This research was supported by WCU (World Class University) program through the Korea Science and Engineering Foundation funded the Ministry of Education, Science and Technology (Minister Lee Ju-Ho) and the National Research Foundation of Korea (President Seung Jong Lee). It has published in Nano Letters (Title: Multipositional Silica-Coated Silver Nanoparticles for High-Performance Polymer Solar Cells ).

####

For more information, please click here

Contacts:
Eunhee Song

Copyright © UNIST

If you have a comment, please Contact us.

Issuers of news releases, not 7th Wave, Inc. or Nanotechnology Now, are solely responsible for the accuracy of the content.

Bookmark:
Delicious Digg Newsvine Google Yahoo Reddit Magnoliacom Furl Facebook

Related Links

Ulsan National Institute of Science and Technology:

The original research article is available at:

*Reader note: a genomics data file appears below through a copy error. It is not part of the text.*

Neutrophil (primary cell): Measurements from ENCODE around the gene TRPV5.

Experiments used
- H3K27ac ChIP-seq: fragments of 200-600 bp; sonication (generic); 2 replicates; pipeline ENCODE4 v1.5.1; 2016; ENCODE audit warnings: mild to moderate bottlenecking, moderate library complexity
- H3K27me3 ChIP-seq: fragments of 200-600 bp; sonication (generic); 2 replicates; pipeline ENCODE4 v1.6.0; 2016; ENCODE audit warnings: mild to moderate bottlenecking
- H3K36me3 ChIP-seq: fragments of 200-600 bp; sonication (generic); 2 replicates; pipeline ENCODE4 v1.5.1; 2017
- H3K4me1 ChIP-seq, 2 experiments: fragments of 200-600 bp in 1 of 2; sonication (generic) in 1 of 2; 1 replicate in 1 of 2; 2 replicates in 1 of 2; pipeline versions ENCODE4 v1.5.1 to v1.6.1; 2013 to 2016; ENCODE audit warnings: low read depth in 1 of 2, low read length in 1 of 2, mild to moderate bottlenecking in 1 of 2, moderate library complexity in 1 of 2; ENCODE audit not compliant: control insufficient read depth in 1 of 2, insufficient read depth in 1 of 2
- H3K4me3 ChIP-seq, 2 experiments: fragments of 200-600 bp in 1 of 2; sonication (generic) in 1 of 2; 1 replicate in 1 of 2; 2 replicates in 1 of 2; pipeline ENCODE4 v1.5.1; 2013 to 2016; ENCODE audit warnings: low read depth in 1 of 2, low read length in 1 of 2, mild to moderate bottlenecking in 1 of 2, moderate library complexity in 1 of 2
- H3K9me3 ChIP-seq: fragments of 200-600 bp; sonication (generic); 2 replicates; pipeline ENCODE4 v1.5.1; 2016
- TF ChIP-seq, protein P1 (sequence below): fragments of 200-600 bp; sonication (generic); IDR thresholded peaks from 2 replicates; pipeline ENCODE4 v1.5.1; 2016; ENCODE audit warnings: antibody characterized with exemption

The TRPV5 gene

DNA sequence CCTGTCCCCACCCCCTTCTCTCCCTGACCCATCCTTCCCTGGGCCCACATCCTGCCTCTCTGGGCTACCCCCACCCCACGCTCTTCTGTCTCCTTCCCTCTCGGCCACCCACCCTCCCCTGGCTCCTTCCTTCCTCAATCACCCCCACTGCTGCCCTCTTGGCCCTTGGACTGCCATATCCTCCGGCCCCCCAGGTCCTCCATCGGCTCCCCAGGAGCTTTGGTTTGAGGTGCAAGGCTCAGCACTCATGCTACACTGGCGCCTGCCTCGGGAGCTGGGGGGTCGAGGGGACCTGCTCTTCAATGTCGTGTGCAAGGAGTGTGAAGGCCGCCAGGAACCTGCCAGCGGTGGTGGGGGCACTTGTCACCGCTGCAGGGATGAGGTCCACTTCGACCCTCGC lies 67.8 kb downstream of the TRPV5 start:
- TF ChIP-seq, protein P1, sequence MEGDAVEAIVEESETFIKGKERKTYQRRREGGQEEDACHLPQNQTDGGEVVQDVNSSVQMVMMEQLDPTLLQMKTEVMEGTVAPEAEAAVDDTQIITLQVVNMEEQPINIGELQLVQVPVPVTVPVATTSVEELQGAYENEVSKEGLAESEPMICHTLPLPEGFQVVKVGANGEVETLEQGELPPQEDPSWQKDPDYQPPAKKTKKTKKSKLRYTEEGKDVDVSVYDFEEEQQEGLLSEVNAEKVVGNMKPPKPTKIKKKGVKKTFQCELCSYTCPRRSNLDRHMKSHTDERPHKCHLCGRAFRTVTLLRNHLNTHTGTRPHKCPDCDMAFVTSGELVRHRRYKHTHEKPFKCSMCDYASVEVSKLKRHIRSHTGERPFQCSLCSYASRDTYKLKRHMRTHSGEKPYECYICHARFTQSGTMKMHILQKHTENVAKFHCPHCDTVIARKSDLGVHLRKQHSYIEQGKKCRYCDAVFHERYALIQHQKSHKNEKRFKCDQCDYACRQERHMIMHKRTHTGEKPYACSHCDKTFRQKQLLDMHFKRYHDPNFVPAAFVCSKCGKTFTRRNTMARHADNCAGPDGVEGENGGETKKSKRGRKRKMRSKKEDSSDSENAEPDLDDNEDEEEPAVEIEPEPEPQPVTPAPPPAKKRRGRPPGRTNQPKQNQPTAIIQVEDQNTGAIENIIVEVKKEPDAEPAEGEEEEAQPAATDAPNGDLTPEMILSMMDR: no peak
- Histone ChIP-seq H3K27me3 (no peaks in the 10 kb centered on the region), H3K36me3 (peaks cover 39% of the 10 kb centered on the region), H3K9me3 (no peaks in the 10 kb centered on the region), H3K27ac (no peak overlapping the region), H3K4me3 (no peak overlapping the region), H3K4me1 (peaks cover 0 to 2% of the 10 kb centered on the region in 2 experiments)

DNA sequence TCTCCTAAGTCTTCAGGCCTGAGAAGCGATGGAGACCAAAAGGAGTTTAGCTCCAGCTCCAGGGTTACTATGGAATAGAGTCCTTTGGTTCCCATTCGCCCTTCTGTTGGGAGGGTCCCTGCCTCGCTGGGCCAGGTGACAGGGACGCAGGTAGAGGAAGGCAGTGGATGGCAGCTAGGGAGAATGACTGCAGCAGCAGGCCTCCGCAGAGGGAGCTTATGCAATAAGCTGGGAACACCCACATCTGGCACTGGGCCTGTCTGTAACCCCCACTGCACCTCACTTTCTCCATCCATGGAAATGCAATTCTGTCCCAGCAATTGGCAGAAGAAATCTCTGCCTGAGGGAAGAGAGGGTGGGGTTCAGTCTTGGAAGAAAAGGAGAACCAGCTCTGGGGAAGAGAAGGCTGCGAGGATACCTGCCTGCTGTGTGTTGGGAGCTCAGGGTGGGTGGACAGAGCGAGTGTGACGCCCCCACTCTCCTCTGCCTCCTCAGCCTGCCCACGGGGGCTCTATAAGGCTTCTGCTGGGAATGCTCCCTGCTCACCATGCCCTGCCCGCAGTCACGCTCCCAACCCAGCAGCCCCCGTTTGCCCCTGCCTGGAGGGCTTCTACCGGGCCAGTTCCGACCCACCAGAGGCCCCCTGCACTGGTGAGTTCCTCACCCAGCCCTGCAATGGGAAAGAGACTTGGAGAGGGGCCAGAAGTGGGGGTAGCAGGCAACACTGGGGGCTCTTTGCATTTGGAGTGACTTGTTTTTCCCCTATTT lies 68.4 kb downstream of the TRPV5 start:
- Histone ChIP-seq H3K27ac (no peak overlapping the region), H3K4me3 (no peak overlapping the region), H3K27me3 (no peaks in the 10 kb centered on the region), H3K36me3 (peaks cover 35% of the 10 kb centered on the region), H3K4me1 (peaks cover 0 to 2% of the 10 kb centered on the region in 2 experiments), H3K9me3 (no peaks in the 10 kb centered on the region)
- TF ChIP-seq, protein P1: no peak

Homepage of Prof. Jin Young Kim:

Homepage of Prof. Soojin Park:

Related News Press

News and information

Materials for the next generation of electronics and photovoltaics: MacArthur Fellow develops new uses for carbon nanotubes October 21st, 2014

Special UO microscope captures defects in nanotubes: University of Oregon chemists provide a detailed view of traps that disrupt energy flow, possibly pointing toward improved charge-carrying devices October 21st, 2014

Super stable garnet ceramics may be ideal for high-energy lithium batteries October 21st, 2014

Could I squeeze by you? Ames Laboratory scientists model molecular movement within narrow channels of mesoporous nanoparticles October 21st, 2014

Thin films

Nanocoatings Market By Product Is Expected To Reach USD 8.17 Billion By 2020: Grand View Research, Inc. October 15th, 2014

3x improvement in wear resistance from Carbodeon nanodiamond-enhanced electroless nickel plating October 14th, 2014

Tailored flexible illusion coatings hide objects from detection October 13th, 2014